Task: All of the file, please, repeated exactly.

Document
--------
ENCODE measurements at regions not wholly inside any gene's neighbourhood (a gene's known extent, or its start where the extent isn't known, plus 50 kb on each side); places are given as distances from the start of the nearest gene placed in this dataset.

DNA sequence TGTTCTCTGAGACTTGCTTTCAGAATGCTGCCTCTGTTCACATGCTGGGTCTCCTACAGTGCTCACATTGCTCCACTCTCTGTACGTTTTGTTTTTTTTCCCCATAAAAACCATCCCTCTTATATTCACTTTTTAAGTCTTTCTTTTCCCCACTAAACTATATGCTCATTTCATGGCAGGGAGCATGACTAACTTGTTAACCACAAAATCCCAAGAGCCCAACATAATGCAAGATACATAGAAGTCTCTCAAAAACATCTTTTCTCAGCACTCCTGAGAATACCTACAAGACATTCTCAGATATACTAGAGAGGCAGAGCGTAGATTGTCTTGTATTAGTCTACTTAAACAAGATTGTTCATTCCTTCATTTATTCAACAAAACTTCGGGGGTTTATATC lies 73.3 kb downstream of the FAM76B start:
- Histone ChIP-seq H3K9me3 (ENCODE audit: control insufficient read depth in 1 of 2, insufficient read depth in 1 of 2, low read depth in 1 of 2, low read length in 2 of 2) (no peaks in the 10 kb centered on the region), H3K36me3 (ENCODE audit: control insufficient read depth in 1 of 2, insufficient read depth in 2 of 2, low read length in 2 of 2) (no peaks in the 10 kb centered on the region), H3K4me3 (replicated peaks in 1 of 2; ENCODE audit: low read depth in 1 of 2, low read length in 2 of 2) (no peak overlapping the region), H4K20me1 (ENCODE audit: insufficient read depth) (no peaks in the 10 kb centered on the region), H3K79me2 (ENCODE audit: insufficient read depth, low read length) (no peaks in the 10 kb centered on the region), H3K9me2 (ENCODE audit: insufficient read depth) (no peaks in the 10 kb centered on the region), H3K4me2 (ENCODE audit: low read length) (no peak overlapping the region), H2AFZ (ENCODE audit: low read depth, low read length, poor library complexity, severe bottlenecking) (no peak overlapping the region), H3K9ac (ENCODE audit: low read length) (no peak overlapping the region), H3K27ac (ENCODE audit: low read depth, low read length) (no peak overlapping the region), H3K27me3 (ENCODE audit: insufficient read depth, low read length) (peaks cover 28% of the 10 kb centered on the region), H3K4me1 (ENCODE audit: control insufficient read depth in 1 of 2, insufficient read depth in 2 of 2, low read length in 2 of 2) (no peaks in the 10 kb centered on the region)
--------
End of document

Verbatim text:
ENCODE measurements at regions not wholly inside any gene's neighbourhood (a gene's known extent, or its start where the extent isn't known, plus 50 kb on each side); places are given as distances from the start of the nearest gene placed in this dataset.

DNA sequence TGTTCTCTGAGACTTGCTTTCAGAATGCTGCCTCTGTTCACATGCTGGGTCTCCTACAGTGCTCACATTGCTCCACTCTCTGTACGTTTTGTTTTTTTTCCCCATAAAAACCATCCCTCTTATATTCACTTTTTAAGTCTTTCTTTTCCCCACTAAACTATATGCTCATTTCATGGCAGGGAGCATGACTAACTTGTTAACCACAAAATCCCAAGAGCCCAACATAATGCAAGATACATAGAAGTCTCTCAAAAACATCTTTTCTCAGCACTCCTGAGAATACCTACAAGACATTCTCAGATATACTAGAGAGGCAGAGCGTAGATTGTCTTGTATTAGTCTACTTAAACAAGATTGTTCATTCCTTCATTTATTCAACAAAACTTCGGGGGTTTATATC lies 73.3 kb downstream of the FAM76B start:
- Histone ChIP-seq H3K9me3 (ENCODE audit: control insufficient read depth in 1 of 2, insufficient read depth in 1 of 2, low read depth in 1 of 2, low read length in 2 of 2) (no peaks in the 10 kb centered on the region), H3K36me3 (ENCODE audit: control insufficient read depth in 1 of 2, insufficient read depth in 2 of 2, low read length in 2 of 2) (no peaks in the 10 kb centered on the region), H3K4me3 (replicated peaks in 1 of 2; ENCODE audit: low read depth in 1 of 2, low read length in 2 of 2) (no peak overlapping the region), H4K20me1 (ENCODE audit: insufficient read depth) (no peaks in the 10 kb centered on the region), H3K79me2 (ENCODE audit: insufficient read depth, low read length) (no peaks in the 10 kb centered on the region), H3K9me2 (ENCODE audit: insufficient read depth) (no peaks in the 10 kb centered on the region), H3K4me2 (ENCODE audit: low read length) (no peak overlapping the region), H2AFZ (ENCODE audit: low read depth, low read length, poor library complexity, severe bottlenecking) (no peak overlapping the region), H3K9ac (ENCODE audit: low read length) (no peak overlapping the region), H3K27ac (ENCODE audit: low read depth, low read length) (no peak overlapping the region), H3K27me3 (ENCODE audit: insufficient read depth, low read length) (peaks cover 28% of the 10 kb centered on the region), H3K4me1 (ENCODE audit: control insufficient read depth in 1 of 2, insufficient read depth in 2 of 2, low read length in 2 of 2) (no peaks in the 10 kb centered on the region)